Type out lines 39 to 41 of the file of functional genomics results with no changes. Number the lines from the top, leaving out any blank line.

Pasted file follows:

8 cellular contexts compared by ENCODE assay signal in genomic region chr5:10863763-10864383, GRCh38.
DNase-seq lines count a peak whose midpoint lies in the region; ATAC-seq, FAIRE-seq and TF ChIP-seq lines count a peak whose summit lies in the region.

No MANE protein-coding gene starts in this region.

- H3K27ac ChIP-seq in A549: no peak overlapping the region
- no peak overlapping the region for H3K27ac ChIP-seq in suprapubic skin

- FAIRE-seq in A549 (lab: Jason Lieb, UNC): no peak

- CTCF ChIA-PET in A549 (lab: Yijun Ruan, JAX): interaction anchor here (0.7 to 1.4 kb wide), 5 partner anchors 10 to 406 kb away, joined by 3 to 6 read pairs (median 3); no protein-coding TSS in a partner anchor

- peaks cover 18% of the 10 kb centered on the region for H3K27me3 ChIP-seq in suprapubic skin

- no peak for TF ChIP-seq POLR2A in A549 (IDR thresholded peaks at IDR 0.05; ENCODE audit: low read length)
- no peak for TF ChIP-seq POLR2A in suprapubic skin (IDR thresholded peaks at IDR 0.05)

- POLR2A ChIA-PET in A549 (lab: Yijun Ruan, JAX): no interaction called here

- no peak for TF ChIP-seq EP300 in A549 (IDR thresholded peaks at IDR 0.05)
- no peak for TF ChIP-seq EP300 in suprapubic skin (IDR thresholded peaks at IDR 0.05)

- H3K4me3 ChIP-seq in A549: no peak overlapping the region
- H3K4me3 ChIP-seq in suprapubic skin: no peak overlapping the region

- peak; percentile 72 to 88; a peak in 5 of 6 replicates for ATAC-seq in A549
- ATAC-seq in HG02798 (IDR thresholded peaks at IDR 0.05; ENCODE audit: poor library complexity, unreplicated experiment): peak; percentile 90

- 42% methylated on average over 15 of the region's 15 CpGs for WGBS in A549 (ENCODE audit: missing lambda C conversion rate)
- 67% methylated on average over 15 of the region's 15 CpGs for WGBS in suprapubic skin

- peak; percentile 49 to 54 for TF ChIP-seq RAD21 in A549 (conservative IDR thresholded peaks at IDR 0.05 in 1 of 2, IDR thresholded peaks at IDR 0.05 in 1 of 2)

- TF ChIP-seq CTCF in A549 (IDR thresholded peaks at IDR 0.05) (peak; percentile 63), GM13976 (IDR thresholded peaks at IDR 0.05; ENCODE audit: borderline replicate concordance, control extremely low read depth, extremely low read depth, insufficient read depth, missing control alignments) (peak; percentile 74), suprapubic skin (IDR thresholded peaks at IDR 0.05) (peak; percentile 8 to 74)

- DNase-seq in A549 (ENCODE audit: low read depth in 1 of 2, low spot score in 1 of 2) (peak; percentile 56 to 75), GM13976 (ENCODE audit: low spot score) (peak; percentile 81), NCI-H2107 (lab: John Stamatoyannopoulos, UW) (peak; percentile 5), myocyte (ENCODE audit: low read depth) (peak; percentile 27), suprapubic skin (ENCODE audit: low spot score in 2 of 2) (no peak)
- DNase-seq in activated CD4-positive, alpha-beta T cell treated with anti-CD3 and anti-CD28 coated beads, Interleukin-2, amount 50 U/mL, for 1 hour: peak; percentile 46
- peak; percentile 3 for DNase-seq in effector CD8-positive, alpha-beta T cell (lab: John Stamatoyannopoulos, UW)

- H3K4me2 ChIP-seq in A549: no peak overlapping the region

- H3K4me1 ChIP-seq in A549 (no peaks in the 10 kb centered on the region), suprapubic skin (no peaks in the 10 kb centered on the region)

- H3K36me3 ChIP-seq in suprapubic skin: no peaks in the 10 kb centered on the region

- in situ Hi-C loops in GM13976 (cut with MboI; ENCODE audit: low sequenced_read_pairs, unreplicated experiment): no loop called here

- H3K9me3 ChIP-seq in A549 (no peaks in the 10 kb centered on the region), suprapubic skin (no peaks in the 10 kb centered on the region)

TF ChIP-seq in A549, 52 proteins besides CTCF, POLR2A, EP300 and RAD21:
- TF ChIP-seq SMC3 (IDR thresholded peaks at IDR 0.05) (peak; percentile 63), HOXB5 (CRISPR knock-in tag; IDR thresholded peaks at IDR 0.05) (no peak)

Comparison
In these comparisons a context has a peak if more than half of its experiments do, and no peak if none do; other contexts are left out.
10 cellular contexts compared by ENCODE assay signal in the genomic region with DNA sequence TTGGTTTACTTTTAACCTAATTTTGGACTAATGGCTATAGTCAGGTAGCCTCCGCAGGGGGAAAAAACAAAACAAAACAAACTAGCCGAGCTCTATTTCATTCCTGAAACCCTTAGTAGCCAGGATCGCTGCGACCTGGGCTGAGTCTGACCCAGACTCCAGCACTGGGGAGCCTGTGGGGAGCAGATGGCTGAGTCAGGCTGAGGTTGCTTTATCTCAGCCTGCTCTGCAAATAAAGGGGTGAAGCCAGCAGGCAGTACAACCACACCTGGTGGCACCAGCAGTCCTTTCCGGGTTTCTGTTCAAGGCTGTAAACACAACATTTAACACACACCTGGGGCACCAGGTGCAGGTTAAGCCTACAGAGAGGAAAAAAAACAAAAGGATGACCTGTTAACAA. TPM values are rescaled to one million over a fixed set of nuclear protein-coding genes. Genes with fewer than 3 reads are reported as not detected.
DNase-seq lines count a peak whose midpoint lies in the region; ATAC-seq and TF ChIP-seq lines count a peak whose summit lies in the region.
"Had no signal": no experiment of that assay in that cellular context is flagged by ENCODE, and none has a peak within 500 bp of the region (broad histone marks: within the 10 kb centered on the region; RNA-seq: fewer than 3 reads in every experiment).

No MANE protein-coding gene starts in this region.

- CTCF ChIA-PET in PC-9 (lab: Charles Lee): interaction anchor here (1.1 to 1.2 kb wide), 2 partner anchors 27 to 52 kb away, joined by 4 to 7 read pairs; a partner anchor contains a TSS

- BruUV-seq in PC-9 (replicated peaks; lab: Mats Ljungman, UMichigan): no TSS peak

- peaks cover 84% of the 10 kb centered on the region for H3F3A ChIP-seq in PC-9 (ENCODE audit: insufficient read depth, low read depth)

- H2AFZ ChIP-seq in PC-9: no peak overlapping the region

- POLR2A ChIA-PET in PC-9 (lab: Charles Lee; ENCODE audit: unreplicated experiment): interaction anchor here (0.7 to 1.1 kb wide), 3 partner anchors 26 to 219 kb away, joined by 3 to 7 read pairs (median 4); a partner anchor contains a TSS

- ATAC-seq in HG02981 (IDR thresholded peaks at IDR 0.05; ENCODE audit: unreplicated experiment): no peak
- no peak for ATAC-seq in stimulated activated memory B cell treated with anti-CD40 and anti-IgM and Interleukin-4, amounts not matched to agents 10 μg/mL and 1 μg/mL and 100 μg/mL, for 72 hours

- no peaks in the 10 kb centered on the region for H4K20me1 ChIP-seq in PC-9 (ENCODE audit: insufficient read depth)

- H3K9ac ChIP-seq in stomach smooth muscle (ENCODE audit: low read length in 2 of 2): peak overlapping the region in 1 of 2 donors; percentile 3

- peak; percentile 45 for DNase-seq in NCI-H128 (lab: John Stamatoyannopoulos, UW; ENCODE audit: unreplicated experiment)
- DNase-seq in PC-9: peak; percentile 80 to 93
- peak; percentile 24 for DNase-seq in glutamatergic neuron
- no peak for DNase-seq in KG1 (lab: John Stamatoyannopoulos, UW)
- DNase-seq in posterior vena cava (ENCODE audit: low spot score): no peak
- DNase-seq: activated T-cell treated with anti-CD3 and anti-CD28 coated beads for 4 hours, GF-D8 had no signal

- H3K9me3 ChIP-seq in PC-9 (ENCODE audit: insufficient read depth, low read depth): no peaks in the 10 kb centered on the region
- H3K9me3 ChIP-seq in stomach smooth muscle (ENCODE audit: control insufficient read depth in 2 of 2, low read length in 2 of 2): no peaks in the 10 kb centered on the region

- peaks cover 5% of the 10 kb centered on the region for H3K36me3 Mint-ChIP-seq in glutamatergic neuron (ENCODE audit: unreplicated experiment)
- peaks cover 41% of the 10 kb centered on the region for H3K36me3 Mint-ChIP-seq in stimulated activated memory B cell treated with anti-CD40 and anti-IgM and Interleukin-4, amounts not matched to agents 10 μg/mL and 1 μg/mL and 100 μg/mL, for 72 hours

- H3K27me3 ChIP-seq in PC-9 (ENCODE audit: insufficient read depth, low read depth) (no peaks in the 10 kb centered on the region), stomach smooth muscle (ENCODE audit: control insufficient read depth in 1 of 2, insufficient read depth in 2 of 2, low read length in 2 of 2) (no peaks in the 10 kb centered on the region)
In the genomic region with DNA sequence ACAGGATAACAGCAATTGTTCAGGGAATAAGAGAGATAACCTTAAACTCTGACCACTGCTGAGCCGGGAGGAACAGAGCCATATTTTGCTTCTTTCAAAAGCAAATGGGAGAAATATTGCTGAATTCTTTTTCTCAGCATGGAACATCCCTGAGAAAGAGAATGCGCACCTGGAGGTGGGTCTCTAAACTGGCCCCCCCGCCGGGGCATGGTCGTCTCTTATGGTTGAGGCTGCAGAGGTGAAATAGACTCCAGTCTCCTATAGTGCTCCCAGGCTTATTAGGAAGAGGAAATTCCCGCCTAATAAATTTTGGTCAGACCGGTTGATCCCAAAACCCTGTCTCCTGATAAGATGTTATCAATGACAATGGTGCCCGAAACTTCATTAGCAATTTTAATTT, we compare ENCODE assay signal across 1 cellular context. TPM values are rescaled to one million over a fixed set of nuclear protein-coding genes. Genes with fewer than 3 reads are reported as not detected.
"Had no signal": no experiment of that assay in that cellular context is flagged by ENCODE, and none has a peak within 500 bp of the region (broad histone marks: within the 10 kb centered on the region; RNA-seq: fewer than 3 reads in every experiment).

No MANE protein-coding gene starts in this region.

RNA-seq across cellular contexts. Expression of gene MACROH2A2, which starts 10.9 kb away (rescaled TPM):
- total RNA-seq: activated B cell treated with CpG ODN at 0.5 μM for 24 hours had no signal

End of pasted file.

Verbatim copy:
- BruUV-seq in PC-9 (replicated peaks; lab: Mats Ljungman, UMichigan): no TSS peak

- peaks cover 84% of the 10 kb centered on the region for H3F3A ChIP-seq in PC-9 (ENCODE audit: insufficient read depth, low read depth)

- H2AFZ ChIP-seq in PC-9: no peak overlapping the region